More Needed to Curb Pangolin Trade | WWF Malaysia

More Needed to Curb Pangolin Trade



Posted on 15 February 2019
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Kota Kinabalu: The 16th of February every year marks an important date in the conservation calendar as wildlife advocates the world over celebrate World Pangolin Day. This year, World Pangolin Day is especially significant for Sabah as the State’s enforcement agencies busted an endangered species smuggling syndicate along with 30 tonnes of pangolin and its parts.

This month, the State’s authorities successfully seized over RM8 million worth of pangolin in Sepanggar and Tamparuli, creating a strong impact in furthering conservation efforts here in Sabah.

WWF-Malaysia thanks and applauds the hard work of the various enforcement agencies involved in the investigation and eventual capture of a man linked to a syndicate that authorities believe has been operating for seven years.

For the pangolins, this crackdown is both a story of success and of failure. Success as it puts an end to years of ruthless hunting and killing of pangolins by one syndicate. But failure as it displayed the severity of the problem where thousands of pangolins are hunted, killed and sold both locally and internationally, in the form of organised crime.

“Tackling wildlife crime in Sabah has been a constant challenge and it requires a long-term mechanism and committed resources. Based on this recent capture and other cases over the years, there is a need to seriously look into setting up a wildlife crime bureau to confront organised wildlife crimes in a systematic and consistent manner. The criminals are organised, can the enforcement effort afford to be any less organised?” stressed WWF-Malaysia’s interim Head of Conservation in Sabah, Tan Hui Shim.

“Pangolins are not only a national heritage. They are also an integral part of our forest ecosystem as soil caretakers and natural pest controllers. A pangolin uses its elongated claws to burrow underground for shelter and food. This act mixes and aerates the soil and thus improving its quality, allowing lush vegetation to grow. A pangolin also consumes over 70 million insects, mostly termites, per year, making them one of nature’s best pest controller,” Hui Shim said.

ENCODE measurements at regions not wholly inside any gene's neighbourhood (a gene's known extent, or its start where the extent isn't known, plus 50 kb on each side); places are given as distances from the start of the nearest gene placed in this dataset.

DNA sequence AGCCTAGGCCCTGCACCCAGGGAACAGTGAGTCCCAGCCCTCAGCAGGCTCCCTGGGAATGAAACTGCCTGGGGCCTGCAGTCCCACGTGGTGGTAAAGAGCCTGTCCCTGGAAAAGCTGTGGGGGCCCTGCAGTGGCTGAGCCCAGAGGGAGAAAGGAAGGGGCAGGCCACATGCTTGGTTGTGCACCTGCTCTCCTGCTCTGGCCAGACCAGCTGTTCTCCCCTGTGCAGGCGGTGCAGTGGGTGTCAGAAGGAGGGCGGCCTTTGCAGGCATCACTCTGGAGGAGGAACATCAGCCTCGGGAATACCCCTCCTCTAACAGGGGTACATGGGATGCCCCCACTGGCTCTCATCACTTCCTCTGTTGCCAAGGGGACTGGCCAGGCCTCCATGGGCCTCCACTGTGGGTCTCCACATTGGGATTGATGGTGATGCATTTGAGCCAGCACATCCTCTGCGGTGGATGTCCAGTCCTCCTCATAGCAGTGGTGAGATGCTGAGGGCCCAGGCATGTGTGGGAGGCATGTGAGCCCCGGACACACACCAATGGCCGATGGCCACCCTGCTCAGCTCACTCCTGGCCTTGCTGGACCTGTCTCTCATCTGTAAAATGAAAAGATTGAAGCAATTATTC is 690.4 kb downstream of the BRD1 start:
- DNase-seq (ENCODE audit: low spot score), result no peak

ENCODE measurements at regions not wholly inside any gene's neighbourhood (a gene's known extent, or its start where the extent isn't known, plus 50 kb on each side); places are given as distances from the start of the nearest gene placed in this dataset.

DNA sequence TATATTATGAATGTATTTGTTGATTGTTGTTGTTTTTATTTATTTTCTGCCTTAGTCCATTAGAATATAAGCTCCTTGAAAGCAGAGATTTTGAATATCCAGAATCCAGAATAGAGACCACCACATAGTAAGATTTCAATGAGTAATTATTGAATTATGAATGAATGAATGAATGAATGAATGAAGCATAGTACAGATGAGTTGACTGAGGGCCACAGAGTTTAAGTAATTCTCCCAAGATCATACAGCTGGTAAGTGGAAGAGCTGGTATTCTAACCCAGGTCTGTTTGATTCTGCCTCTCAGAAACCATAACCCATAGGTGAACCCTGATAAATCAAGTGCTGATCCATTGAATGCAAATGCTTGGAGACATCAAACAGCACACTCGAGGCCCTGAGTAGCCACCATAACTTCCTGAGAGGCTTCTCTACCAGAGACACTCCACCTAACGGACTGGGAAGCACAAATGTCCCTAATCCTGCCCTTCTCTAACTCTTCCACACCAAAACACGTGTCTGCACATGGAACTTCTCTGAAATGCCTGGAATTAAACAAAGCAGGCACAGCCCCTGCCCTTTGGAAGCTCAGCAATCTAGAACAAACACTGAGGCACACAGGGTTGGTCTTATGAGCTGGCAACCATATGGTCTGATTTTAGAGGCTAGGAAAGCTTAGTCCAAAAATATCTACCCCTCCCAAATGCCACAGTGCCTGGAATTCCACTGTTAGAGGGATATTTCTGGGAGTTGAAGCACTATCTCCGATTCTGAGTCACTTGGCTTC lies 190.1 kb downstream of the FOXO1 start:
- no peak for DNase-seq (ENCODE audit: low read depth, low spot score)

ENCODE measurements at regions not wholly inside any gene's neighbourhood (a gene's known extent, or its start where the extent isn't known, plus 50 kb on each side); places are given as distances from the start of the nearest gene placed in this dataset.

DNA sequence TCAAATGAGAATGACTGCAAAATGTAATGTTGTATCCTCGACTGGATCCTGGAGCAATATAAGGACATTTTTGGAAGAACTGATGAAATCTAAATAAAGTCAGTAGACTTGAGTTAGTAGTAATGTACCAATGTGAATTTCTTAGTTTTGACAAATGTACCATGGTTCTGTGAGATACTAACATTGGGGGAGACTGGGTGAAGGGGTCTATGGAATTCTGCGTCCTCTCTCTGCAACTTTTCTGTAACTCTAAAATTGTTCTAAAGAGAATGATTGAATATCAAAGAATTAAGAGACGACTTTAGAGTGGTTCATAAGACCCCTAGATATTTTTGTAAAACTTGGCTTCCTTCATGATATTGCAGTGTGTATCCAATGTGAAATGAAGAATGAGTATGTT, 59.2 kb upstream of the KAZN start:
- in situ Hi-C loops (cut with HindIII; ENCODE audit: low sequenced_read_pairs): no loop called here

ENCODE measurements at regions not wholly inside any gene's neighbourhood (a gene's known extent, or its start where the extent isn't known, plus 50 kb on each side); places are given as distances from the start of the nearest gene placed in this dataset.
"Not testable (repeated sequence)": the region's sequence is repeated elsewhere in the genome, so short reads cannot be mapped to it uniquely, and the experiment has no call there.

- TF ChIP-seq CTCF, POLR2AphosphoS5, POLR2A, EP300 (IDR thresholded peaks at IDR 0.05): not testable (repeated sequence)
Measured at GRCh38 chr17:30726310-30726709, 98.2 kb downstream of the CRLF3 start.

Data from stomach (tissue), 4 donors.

“It is therefore vital that we increase our efforts to protect pangolins before they succumb to extinction,” she added.

WWF-Malaysia has collaborated with the government over the years on numerous enforcement work including the joint patrolling of protected areas as well as capacity training for enforcement officers on the ground. The organisation will continue to work closely with government agencies towards conservation outcomes important for people and nature, including the fight against illegal wildlife trade.

“The survival of our wildlife is a shared responsibility. Illegal hunting, selling and possession of wildlife parts and other crimes against wildlife are detrimental to the wellbeing of our environment. Upon conviction, maximum penalty should be imposed to those caught in possession of protected species to match the severity of these crimes.”

The organisation also echoes the Deputy Chief Minister cum Minister of Tourism, Culture and Environment Datuk Christina Liew’s call for a change in public perception towards wildlife and views it as an asset in need of protection.

WWF-Malaysia urges members of the public to refrain from buying or consuming wildlife products and report to the authorities if they see wildlife on sale.

“We can all do our part to ensure that pangolins, sun bears and other wildlife live on in forests and not sold in the market for its body parts.” she said.

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For more information, please contact:
Elaine Clara Mah
Tel: +6088 262 420 Ext. 121
Email: emah@wwf.org.my
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